The Metro Section of the New York Times on Sunday featured an article about the Upper West Side Fairway Market and Farm Sanctuary. The paper reported that Fairway had, until recently, had signs in their stores making jokes about the "supposedly" cruel methods by which pate de foie gras (diseased liver paste made by forcefeeding ducks and geese through a tube until their livers are several times normal size and then killing them) is made. The import of the signs was that despite all of the "pressure" not to sell this product, Fairway would continue to carry it. Farm Sanctuary, an animal rights group that protests the cruelty of animal farming (particularly factory farming, through which most meat in this country is produced) has been doing publicity in New York lately on -- among other things -- the cruelty of pate de foie gras production, so Fairway has taken down the signs, though it continues to sell the product. The Times article quotes a senior manager who calls the Farm Sanctuary Folks "weirdos." The article closes with the following line: "Nearby [the expensive foie gras containers, focus of the controversy], a plastic tub of chicken livers, $1.59 a pound, kept a relatively low profile."
The article is clearly meant as comic relief. The message is that New York is filled with all kinds of quirky folks, including the protesters and the foodies, and that is what makes it so interesting and lively. The writer even makes a potentially useful point about inconsistency -- while everyone is focused on one product of animal cruelty, another receives barely any notice. I say "potentially" useful because in fact, the writer gives no evidence of taking seriously the argument that it is wrong to pay people to torture animals for one's own gustatory pleasure (which is what one does as a consumer of nearly all animal products). By pointing out the chicken livers, the writer thus implies that because animal cruelty is ubiquitous at the store, the animal rights activists might as well just shut up and eat like everyone else. One could, of course, make a very different argument -- chicken livers are wrong too, so our moral discomfort with eating (and thereby financing the production of) foie gras should perhaps awaken in us a more general discomfort with consuming animal products.
When I first began telling people that I was a vegetarian, they would often ask whether I wore leather. It happens that I no longer wear leather, although moving away from relying on dead animals has been a relatively long process for me, so I did wear leather for a while even after I stopped eating meat. The question, however, -- like the writer's suggestion in the Times article -- seemed aimed at suggesting that I might be a hypocrite and that my interlocutor therefore need not give her carnivorous lifestyle a second thought. In that sense, the question resembled "so what do you eat, then -- salad?" or "did you know that Hitler was a vegetarian?" (incidentally, he wasn't) -- ways of dismissing the notion that eating animals is wrong by suggesting that a cruelty-free diet is either empty and thoroughly impractical or that the most famous proponent of cruelty-free eating was a genocidal maniac. Interestingly, such comments are usually not responses to my condemning or even questioning their food choices. I virtually never ask anyone to explain why he or she eats (or wears) animals. The comments instead follow the simple statement that I am a vegan (which I generally say only because I am at a restaurant and need to inquire with the waiter before I order off the menu).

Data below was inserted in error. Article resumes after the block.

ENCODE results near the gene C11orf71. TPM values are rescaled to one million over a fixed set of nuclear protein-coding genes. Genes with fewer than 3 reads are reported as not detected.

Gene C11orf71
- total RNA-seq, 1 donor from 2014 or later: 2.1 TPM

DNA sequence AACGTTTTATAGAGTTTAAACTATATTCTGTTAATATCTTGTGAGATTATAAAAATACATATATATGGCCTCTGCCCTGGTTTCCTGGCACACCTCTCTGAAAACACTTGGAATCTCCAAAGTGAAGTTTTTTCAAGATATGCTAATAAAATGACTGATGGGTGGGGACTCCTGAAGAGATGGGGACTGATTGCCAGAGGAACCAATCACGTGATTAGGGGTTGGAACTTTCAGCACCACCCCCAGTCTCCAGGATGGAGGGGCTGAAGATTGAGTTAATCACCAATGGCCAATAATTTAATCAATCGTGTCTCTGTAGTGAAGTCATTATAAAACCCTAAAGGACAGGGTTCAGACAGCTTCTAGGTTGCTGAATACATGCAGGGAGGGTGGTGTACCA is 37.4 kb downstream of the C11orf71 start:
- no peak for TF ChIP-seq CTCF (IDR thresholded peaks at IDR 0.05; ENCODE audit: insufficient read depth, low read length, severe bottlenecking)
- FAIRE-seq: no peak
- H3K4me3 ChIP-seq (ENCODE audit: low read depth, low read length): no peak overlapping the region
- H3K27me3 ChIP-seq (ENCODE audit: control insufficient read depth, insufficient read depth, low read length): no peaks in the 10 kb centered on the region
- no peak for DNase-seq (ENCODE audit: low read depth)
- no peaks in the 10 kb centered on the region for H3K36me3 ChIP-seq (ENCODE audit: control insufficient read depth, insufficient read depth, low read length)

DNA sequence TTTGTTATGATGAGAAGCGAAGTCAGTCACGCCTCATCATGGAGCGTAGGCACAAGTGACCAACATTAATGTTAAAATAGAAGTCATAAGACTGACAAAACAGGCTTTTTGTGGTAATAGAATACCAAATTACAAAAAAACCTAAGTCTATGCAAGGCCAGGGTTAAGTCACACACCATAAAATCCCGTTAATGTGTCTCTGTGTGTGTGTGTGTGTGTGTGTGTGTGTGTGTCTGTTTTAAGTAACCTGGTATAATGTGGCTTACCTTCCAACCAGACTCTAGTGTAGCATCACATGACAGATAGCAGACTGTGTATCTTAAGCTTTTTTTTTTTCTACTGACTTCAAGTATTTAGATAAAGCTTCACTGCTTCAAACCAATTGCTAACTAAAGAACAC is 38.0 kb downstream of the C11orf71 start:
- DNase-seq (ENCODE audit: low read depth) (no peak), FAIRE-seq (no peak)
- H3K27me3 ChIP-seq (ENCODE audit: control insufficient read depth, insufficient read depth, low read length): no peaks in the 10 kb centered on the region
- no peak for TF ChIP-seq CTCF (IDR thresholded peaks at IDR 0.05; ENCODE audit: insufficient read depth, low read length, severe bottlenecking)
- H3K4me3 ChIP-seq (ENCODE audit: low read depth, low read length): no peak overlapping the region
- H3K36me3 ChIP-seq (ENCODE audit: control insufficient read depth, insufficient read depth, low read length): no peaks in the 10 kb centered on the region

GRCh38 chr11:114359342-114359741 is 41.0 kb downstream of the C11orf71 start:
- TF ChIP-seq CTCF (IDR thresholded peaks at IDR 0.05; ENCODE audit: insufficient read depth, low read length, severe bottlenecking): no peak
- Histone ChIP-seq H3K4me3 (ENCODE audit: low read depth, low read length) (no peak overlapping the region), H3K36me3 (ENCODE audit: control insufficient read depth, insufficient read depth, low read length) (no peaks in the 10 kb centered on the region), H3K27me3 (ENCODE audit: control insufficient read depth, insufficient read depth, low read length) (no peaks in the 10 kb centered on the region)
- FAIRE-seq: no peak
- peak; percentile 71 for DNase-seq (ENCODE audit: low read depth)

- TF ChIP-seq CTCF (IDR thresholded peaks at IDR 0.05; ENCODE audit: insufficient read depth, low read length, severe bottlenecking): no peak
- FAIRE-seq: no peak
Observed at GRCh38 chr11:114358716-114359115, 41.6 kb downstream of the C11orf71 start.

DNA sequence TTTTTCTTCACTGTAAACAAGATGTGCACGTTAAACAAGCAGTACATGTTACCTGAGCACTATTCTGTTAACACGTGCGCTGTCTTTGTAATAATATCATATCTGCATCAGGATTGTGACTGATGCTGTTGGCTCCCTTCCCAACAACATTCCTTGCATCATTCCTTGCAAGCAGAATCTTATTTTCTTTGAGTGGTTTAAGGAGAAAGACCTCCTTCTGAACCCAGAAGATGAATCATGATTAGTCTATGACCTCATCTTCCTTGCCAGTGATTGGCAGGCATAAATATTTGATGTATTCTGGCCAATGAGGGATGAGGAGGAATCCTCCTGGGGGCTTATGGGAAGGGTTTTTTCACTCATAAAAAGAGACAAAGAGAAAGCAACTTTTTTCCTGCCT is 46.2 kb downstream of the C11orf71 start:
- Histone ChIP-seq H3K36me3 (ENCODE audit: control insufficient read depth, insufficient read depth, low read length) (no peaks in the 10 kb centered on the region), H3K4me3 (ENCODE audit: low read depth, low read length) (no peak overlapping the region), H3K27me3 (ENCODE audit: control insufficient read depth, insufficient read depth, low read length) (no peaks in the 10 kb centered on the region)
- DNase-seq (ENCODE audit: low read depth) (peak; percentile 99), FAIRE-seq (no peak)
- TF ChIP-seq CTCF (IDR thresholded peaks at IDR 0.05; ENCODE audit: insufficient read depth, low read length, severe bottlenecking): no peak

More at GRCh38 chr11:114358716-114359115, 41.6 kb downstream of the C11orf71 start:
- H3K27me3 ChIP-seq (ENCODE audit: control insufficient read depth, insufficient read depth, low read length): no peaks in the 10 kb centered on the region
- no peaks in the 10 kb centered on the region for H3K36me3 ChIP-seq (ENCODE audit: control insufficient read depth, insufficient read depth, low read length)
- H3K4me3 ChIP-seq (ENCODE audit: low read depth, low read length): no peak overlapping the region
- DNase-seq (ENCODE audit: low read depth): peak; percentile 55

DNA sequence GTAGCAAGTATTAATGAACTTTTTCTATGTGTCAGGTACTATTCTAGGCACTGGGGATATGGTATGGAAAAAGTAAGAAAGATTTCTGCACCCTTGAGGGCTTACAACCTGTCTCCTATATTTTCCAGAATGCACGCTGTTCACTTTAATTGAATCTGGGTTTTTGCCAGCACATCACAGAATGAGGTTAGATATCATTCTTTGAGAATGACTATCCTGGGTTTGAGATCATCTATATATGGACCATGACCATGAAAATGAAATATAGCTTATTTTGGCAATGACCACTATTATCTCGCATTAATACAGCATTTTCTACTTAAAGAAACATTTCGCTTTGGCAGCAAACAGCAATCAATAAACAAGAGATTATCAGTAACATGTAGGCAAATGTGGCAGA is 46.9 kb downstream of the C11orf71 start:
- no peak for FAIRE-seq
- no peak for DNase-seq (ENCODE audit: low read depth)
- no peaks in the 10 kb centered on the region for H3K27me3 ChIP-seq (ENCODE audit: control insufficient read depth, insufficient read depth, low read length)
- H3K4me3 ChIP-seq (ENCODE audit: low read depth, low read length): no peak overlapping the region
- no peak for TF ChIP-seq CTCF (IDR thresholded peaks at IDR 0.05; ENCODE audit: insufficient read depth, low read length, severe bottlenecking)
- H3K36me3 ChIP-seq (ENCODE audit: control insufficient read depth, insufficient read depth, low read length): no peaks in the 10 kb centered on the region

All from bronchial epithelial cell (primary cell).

Though some people truly believe that animal suffering does not matter at all, most of us feel empathy toward animals and do not want them to suffer. Nonetheless, as a society, we consume more animals (mammals, birds, fish, etc.) than we ever have before, notwithstanding the mounting evidence that animals feel pain, fear, and grief, just as we do. Learning, for example, of a cow taken away to slaughter, while a neighboring cow bellowed for days, looking vainly in the missing friend's direction disturbed me enough years ago to make me give up "red meat" (mammals). Those who market animals to us try to make it easy to consume the products, by hiding the suffering (and even depicting life on the farm as happy). But it should not be easy. As Isaac Bashevis Singer says through a character in his story, "The Letter Writer": "They [humankind] have convinced themselves that man, the worst transgressor of all the species, is the crown of creation. All other creatures were created merely to provide him with food, pelts, to be tormented, exterminated. In relation to them, all people are Nazis; for the animals it is an eternal Treblinka."